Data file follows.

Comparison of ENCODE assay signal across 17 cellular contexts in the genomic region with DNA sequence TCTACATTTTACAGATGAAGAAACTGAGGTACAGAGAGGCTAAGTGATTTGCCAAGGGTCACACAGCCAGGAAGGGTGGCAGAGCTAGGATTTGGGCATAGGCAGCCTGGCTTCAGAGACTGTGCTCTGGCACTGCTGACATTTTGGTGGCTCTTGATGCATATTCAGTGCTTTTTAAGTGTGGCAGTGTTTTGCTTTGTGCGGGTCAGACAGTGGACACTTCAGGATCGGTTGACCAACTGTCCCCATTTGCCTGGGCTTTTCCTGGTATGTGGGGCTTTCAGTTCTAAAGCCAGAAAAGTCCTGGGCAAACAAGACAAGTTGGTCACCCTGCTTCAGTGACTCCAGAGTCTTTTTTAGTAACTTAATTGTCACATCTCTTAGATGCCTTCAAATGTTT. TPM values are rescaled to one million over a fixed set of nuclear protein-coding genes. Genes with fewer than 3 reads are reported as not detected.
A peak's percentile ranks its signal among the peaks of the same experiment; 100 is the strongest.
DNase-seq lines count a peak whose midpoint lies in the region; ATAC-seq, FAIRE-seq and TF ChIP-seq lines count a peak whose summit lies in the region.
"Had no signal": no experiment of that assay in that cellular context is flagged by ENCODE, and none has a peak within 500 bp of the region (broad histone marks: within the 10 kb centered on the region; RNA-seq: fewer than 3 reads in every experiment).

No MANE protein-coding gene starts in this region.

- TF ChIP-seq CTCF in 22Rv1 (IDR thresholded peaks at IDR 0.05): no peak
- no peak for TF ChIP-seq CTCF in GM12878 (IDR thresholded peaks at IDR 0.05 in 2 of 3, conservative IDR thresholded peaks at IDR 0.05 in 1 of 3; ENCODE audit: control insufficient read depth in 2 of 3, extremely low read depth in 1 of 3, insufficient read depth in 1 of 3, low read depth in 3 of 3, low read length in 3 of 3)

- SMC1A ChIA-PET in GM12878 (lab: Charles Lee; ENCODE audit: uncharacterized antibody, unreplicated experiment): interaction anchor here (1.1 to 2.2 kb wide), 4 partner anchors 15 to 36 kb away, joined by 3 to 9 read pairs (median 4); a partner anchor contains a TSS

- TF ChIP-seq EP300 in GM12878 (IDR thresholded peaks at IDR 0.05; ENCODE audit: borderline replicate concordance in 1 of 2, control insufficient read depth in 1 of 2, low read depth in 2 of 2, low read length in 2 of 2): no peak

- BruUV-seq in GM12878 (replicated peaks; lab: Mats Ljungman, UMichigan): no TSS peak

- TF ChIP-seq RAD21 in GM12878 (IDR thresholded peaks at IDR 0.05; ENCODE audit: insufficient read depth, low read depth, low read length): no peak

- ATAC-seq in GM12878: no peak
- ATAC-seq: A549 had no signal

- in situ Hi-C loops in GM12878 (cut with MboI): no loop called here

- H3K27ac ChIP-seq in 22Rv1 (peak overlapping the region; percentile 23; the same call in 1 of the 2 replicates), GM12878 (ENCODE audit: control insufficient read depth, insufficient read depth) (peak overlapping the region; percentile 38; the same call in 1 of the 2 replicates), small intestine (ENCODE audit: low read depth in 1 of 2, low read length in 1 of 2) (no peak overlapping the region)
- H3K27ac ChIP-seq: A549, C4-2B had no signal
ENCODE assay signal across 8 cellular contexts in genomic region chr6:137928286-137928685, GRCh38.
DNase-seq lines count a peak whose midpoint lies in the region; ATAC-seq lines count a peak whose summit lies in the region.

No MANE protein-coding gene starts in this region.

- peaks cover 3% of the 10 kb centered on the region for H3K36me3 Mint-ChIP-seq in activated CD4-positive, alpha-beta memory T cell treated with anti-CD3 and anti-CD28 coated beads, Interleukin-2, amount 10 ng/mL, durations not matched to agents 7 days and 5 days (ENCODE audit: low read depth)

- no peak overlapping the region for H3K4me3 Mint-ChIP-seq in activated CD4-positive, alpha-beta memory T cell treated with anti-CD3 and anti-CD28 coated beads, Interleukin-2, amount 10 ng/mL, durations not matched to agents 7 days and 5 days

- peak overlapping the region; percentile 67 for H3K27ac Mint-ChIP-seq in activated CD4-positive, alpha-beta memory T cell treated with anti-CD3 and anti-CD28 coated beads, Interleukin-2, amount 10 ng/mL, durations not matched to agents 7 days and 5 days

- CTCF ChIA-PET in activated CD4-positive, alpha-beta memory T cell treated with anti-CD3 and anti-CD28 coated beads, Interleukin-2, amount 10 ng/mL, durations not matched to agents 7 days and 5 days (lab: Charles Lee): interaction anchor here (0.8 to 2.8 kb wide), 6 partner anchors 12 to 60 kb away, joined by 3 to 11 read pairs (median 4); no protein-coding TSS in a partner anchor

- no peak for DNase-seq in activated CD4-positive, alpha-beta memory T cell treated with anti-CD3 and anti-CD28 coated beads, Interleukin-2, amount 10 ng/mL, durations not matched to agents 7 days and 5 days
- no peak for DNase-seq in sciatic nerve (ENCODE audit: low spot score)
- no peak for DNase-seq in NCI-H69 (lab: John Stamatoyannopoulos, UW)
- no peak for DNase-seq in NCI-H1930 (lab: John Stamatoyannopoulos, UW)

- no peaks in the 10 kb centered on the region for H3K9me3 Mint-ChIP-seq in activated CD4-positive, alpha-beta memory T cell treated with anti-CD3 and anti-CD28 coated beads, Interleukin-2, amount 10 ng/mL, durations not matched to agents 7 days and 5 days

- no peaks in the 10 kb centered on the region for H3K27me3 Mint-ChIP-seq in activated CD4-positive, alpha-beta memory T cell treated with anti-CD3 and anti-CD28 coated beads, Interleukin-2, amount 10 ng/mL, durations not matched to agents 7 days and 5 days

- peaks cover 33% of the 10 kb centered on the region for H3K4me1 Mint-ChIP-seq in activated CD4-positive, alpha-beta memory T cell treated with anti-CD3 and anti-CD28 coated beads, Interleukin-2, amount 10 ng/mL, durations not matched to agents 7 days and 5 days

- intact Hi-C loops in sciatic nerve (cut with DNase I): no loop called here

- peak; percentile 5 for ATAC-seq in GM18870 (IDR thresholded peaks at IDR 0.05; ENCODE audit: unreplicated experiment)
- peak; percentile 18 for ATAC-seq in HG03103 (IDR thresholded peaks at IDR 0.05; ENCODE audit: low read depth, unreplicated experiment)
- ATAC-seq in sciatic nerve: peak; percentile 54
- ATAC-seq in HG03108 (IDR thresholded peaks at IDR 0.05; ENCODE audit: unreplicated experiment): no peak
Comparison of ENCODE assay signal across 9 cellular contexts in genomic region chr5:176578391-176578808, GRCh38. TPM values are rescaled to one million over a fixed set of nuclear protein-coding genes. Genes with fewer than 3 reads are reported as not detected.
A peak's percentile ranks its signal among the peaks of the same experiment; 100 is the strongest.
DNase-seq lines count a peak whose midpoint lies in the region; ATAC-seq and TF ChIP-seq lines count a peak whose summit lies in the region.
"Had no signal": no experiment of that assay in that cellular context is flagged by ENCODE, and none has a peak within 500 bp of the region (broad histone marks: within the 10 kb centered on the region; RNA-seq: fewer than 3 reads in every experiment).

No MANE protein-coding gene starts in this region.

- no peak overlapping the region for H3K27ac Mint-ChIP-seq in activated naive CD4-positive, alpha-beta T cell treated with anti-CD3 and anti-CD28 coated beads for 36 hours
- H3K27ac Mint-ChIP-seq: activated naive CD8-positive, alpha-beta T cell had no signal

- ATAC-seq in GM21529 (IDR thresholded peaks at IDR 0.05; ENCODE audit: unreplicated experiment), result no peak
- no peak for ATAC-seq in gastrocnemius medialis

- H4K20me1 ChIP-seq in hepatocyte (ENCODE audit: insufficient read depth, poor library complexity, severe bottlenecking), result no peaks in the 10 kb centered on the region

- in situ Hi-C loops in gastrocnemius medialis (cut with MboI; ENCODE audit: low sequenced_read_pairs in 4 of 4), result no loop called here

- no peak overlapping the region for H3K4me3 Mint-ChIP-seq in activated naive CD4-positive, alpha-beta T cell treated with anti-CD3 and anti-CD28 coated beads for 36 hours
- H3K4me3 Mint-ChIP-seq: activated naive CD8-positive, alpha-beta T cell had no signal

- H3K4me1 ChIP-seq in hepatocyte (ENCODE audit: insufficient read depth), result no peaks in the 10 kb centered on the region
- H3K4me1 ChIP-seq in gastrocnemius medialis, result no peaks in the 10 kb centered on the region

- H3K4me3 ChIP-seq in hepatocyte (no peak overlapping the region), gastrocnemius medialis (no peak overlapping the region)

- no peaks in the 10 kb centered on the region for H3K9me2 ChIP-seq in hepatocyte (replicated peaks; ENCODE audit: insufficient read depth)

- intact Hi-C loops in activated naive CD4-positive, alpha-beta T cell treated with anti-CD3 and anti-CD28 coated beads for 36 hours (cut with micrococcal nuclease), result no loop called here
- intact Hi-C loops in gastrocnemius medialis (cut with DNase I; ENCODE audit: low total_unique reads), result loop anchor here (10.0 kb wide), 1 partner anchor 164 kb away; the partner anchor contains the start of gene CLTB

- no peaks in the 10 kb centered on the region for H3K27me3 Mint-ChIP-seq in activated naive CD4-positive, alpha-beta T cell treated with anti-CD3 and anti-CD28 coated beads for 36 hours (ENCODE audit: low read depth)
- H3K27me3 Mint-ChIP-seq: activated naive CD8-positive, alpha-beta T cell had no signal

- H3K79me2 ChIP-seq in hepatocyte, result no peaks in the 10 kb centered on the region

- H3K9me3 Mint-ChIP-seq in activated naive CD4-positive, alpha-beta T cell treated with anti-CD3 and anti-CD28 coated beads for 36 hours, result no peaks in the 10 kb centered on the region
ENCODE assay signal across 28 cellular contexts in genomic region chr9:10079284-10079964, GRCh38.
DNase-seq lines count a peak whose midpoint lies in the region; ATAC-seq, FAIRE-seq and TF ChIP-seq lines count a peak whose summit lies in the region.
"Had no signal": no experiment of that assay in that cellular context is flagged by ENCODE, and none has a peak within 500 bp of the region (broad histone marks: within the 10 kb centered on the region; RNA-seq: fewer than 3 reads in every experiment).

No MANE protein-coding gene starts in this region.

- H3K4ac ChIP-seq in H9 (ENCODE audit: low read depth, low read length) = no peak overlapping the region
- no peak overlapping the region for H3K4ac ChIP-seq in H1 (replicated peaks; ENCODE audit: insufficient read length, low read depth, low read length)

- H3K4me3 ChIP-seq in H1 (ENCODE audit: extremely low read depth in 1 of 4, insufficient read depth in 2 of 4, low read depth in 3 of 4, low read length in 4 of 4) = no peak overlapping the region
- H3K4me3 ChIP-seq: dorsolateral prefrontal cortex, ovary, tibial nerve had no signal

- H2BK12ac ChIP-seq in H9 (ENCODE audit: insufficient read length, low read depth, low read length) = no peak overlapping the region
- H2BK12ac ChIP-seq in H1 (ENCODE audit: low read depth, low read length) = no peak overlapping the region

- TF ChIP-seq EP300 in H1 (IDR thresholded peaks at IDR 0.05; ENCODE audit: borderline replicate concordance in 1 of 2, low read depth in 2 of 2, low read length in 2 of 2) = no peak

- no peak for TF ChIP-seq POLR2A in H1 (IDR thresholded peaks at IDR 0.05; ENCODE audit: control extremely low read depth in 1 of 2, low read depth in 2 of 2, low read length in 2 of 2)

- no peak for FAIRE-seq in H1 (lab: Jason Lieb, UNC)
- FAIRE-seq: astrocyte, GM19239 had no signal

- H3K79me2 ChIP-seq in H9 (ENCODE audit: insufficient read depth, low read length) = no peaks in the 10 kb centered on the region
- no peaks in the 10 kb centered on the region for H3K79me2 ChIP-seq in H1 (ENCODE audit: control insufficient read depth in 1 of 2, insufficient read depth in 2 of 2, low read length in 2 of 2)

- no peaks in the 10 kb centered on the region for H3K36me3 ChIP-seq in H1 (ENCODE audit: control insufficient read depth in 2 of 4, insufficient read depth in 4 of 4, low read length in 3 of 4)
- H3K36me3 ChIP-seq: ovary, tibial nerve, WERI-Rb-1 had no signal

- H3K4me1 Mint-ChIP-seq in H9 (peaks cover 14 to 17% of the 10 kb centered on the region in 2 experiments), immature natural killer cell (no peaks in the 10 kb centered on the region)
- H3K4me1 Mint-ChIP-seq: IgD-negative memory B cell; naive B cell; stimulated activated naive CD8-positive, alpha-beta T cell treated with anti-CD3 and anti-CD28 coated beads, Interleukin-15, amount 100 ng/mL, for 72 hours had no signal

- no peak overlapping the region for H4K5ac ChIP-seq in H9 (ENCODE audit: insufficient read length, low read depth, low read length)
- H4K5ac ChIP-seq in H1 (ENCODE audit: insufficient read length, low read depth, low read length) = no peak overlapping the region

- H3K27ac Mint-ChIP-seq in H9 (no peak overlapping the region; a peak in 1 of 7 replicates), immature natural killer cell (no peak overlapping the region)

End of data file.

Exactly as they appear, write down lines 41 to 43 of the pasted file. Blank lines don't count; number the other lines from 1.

- no peak overlapping the region for H3K27ac Mint-ChIP-seq in activated naive CD4-positive, alpha-beta T cell treated with anti-CD3 and anti-CD28 coated beads for 36 hours
- H3K27ac Mint-ChIP-seq: activated naive CD8-positive, alpha-beta T cell had no signal

- ATAC-seq in GM21529 (IDR thresholded peaks at IDR 0.05; ENCODE audit: unreplicated experiment), result no peak